Strong performances from Molly Shannon and Jesse Plemons help this often flailing cancer-themed seriocomedy find its footing.
If someone decided to play last year’s wrenching terminal-illness drama “James White” for laughs as well as tears, the results might be as wincingly uneven as “Other People,” a none-too-subtle seriocomedy about a 29-year-old gay writer who returns home to care for his cancer-stricken mom. The setup alone sounds like a recipe torn from some high-concept indie cookbook, but while Chris Kelly’s semi-autobiographical writing-directing debut gets off to a painfully broad start, it does intermittently find its footing as it progresses, gathering enough well-observed moments and details to counterbalance its otherwise flailing stabs at humor and pathos. To the degree that it succeeds, chalk it up to two well-matched, change-of-pace performances from Jesse Plemons and Molly Shannon that represent the movie’s strongest shot at breaking out commercially, though it will have to overcome a sense of overfamiliarity and an extreme mileage-may-vary factor.
For those who walked out of “Me and Earl and the Dying Girl” thinking a moratorium on cancer-themed comedies might be in order, “Other People” is probably not the vehicle to renew their faith in this dubious subgenre. Kicking off with a prologue that establishes an irritating rhythm for subsequent scenes — painfully sad truths undercut, on cue, by out-of-nowhere comic interruptions — the movie subsequently flashes back 12 months to a New Year’s Eve family party that marks a more-bitter-then-sweet homecoming for 29-year-old New Yorker David (Plemons), who’s come back to Sacramento to help take care of his mom, Joanne (Shannon), who’s in the advanced stages of leiomyosarcoma.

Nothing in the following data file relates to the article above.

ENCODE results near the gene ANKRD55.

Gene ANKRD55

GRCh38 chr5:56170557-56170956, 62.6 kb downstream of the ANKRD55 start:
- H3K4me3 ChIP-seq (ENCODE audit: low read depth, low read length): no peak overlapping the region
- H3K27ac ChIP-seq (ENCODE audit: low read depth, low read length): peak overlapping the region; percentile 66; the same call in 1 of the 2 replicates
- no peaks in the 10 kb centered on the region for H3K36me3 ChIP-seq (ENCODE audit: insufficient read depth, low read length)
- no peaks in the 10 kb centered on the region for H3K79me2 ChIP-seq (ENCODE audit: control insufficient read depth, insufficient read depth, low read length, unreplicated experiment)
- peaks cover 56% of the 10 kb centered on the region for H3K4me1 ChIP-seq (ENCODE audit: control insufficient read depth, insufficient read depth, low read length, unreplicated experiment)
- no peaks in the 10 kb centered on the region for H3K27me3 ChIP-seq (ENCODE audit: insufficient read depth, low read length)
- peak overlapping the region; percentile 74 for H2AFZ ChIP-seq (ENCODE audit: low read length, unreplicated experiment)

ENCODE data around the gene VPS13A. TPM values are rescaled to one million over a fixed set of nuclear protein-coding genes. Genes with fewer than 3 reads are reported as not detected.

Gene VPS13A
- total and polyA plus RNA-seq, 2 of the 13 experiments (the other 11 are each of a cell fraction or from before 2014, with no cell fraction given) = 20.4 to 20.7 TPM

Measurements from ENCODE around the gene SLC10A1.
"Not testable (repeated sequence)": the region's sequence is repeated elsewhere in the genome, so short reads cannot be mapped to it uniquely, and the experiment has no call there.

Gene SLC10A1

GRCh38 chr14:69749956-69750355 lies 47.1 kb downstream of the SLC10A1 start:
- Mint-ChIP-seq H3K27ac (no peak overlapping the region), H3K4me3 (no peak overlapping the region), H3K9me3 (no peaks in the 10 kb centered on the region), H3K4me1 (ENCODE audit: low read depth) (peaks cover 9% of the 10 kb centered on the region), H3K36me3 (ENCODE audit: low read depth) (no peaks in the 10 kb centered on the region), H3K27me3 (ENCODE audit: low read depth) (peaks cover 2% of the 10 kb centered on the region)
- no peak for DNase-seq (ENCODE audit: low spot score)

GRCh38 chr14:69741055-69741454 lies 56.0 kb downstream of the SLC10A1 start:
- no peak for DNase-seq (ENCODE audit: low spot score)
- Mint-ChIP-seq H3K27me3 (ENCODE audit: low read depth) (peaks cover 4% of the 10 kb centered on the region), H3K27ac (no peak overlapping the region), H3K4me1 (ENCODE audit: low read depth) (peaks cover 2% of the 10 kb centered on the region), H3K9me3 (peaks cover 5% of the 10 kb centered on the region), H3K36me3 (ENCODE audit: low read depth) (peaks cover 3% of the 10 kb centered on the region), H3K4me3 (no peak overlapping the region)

David’s return trip is motivated by not just tragedy but failure: The TV comedy pilot he had high hopes for wasn’t picked up, and he recently broke up with Paul (Zach Woods), his boyfriend of five years — a fact that he keeps under wraps, not wanting to give Mom another reason to die unhappy. In any event, the strong-willed Joanne seems determined to go out on her terms, whether she’s making faces in the church choir or angrily pulling off her wig in public. And with her bad days now outnumbering her good one (cue numerous scenes of noisy vomiting), she decides to quit chemotherapy and accept the inevitability of what’s to come.
And so the movie counts down the months in Joanne’s last year of life, as seen through the painfully limited perspective of her only son, whose intense love for his mother leaves little room to engage with his sisters (Maude Apatow, Madisen Beaty) or his emotionally distant dad (Bradley Whitford), who still can’t bring himself to accept or even talk about David’s sexuality. That aspect of the movie, incidentally, yields some of its most specific and emotionally resonant moments: Paul and David’s wistful bout of farewell sex is notable for its unusual frankness and tenderness, and David’s occasional meet-ups with another friend, Gabe (an excellent John Early), who’s trying to steer him back onto the dating scene, have an infectious and unforced comic rhythm.